A Medieval Man Used a Knife as a Prosthetic Limb
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- October 6, 2022 at 10:14 am #6792thumbtakKeymaster
The DIY prosthetic (attached with his teeth) let him live a surprising long life.
Sometime between the 6th and 8th centuries, in the Longobard necropolis of Povegliano Veronese in Veneto, Northern Italy, a medieval man got his arm amputated in a single blow — maybe it was during combat, maybe it was surgical removed, or chopped off as a judicial punishment. In any case: after the amputation, he attached a knife to the stump with a cap, buckle, and leather straps, using his teeth. Not only did he survive the amputation and DIY prosthetic attachment, but he lived on for a very long time.
The skeleton, dubbed T US 380, was recovered during an excavation in 1996. New research published in the Journal of Anthropological Sciences analyzed his background. “This Longobard male shows a remarkable survival after a forelimb amputation during pre-antibiotic era,” researchers explained. “Not only did he adjust very well to his condition, he did so with the use of a culturally-derived device, along with considerable community support. Most likely, he had a prosthesis that was used to protect the stump.”
While other male skeletons at the site were buried with their arms at their sites, the knife-man had his right arm placed across his torso, with the knife blade with the butt aligned with his amputated wrist. Researchers found bony healing tissue around the ends of his bones (suggesting the wear of biomechanics force), the knife, a cap on the stump, and a buckle with decomposed material around it, likely leather. The skeleton’s teeth showed signs of wear, which researchers believe points to their use in the prosthetic attachment.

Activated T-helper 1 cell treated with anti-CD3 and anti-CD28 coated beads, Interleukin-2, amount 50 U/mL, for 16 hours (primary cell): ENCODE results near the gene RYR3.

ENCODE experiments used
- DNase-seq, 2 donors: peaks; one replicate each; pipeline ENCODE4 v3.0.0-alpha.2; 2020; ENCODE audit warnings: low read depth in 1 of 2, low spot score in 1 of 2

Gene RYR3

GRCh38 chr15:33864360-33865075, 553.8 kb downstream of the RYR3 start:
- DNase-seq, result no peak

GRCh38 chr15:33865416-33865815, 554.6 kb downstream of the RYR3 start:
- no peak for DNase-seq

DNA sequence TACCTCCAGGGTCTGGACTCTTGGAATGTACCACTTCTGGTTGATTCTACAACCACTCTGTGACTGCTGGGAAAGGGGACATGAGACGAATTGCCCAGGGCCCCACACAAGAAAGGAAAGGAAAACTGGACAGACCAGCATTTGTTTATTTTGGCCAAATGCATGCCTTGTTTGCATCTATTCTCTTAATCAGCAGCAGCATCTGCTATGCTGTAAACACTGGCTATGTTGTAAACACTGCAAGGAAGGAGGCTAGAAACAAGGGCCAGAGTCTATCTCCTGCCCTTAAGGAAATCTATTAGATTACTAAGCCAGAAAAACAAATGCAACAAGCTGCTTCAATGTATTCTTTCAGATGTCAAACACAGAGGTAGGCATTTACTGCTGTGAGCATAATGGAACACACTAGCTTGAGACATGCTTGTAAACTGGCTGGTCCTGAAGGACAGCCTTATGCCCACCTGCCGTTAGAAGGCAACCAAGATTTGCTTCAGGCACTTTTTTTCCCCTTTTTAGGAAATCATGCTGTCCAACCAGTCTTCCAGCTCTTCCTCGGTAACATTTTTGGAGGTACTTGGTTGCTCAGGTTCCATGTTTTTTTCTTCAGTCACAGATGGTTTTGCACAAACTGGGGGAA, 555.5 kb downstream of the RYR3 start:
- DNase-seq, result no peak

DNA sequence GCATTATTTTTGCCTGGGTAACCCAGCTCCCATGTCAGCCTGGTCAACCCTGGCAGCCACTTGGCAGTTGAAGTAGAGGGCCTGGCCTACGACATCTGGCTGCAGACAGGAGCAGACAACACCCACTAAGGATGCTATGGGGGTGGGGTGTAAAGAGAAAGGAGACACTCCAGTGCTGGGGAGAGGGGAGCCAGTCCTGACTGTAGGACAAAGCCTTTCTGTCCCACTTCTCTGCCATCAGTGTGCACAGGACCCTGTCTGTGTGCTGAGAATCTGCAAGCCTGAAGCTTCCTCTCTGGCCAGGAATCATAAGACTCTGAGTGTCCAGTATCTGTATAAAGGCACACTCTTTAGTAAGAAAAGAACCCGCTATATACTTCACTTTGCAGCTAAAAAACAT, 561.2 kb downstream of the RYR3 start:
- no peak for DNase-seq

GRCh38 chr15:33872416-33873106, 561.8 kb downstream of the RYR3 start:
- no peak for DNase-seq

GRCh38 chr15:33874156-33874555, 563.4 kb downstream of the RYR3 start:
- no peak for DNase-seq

The amputation and prosthetic is an impressive feat in a time without sterilization and antibiotics. Researchers speculate that the Longobard community had community-level support for intensive care and healing, and figured out a way to prevent blood loss. “The survival of this Longobard male testifies to community care, family compassion and a high value given to human life,” researchers concluded.
There’s not enough evidence to tell how exactly the man used the knife — perhaps it was decorative, a form of self defense, or used in his daily routines, manipulating and slicing up food and objects.
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